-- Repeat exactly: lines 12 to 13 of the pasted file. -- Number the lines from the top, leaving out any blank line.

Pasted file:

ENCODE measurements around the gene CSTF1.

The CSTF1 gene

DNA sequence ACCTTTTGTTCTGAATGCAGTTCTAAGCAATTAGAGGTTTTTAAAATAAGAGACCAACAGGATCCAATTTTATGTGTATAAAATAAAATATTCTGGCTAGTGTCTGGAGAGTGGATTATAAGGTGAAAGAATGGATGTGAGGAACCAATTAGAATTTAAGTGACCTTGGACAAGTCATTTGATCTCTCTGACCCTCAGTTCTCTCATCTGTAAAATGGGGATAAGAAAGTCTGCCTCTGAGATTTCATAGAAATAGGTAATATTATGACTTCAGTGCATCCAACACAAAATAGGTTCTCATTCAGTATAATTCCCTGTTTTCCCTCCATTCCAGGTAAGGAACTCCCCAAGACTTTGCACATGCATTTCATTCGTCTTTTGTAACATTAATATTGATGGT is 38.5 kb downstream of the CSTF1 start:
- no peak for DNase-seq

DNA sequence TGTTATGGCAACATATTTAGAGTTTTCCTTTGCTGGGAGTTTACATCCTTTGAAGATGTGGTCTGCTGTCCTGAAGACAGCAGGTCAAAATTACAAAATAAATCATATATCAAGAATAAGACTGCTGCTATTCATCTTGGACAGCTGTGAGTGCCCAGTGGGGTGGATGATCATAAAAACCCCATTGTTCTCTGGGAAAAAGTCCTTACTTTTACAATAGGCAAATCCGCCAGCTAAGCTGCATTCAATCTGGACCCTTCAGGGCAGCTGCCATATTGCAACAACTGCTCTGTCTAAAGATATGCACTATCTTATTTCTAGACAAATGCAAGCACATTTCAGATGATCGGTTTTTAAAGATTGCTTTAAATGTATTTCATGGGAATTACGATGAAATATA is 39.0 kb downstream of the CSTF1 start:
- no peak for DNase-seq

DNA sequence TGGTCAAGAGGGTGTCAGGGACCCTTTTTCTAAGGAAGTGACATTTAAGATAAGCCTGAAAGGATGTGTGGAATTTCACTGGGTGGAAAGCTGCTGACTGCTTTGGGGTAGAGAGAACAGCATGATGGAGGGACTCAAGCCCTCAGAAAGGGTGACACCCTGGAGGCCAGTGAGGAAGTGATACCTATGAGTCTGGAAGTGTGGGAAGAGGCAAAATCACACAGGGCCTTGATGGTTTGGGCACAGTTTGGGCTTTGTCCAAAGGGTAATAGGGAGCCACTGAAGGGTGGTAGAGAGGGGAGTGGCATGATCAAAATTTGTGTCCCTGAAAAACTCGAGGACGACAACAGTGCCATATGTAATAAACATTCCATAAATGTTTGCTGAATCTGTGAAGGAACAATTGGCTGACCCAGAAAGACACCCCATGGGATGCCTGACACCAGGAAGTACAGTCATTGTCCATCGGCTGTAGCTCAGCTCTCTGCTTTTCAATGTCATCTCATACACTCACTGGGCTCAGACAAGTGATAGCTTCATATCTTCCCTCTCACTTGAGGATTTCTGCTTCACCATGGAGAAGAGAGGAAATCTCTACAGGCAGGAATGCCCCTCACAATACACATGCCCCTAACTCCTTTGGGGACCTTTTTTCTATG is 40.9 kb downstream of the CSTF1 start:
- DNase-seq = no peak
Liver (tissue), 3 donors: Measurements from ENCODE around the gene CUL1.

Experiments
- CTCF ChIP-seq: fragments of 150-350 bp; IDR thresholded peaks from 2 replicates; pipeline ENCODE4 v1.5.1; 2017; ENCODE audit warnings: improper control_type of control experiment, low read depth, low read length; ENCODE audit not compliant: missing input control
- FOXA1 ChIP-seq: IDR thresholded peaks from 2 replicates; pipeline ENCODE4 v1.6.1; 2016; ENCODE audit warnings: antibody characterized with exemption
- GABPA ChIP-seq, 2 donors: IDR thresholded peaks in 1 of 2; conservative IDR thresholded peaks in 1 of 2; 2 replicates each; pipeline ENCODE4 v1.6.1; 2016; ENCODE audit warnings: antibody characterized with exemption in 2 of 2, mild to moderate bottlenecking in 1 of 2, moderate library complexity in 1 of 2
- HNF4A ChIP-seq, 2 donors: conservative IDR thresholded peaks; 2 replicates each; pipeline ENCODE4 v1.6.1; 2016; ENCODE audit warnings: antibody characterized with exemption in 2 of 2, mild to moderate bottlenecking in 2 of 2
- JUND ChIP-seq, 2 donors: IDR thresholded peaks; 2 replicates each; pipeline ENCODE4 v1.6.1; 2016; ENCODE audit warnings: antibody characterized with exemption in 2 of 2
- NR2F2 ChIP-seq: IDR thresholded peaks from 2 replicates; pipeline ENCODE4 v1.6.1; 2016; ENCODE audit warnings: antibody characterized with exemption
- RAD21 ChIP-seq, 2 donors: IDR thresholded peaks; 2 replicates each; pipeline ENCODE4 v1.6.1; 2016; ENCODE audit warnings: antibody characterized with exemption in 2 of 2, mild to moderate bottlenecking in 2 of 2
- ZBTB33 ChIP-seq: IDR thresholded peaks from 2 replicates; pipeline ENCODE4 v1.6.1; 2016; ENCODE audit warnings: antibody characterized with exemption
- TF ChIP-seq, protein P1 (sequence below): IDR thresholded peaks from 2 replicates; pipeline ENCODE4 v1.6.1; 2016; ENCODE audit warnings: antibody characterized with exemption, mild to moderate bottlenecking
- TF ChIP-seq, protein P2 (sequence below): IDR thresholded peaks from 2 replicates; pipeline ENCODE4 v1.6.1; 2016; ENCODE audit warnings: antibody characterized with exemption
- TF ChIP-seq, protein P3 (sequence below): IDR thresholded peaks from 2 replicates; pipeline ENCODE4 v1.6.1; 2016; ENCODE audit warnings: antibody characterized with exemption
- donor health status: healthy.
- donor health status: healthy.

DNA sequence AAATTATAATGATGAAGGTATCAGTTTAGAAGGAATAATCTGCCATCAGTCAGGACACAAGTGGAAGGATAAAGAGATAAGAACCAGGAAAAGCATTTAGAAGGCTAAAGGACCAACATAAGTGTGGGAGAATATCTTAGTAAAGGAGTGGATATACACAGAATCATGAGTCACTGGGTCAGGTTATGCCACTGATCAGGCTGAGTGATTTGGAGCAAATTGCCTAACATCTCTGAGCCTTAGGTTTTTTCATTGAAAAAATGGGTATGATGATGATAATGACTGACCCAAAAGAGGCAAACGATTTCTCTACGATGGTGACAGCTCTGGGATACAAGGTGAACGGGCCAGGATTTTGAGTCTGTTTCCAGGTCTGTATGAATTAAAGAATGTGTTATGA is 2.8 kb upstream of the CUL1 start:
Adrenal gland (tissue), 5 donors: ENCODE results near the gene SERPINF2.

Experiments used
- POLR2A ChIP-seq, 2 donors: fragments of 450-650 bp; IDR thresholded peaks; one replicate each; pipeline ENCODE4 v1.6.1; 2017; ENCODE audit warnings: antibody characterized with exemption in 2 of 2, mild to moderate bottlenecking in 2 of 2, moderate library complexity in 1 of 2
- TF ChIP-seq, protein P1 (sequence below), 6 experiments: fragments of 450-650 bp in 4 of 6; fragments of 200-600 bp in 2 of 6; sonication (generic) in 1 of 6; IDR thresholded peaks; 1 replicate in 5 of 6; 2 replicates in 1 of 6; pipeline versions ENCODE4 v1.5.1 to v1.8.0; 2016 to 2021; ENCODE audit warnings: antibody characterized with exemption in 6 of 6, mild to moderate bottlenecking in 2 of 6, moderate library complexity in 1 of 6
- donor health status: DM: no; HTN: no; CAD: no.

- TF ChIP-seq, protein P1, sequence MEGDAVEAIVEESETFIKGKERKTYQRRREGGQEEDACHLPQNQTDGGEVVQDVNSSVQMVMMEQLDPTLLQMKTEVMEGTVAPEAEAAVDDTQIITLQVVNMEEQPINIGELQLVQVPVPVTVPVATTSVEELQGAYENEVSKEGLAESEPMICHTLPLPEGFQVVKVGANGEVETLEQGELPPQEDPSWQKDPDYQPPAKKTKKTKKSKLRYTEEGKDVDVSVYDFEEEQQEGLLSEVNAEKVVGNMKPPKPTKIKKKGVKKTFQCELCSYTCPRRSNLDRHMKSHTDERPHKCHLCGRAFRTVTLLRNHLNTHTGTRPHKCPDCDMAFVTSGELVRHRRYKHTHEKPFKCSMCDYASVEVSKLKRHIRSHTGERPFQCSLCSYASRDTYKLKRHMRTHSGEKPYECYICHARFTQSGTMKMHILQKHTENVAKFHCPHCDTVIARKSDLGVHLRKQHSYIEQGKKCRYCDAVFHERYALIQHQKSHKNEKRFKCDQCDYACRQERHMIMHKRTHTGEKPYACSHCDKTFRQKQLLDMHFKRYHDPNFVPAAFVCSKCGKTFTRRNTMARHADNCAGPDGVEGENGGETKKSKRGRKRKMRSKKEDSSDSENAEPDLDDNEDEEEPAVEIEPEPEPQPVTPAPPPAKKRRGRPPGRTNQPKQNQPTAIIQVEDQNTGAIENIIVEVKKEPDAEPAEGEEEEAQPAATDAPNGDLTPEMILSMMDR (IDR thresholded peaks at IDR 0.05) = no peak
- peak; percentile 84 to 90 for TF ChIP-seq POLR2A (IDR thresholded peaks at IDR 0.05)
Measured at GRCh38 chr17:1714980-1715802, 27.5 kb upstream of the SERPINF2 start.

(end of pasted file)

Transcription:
- FOXA1 ChIP-seq: IDR thresholded peaks from 2 replicates; pipeline ENCODE4 v1.6.1; 2016; ENCODE audit warnings: antibody characterized with exemption
- GABPA ChIP-seq, 2 donors: IDR thresholded peaks in 1 of 2; conservative IDR thresholded peaks in 1 of 2; 2 replicates each; pipeline ENCODE4 v1.6.1; 2016; ENCODE audit warnings: antibody characterized with exemption in 2 of 2, mild to moderate bottlenecking in 1 of 2, moderate library complexity in 1 of 2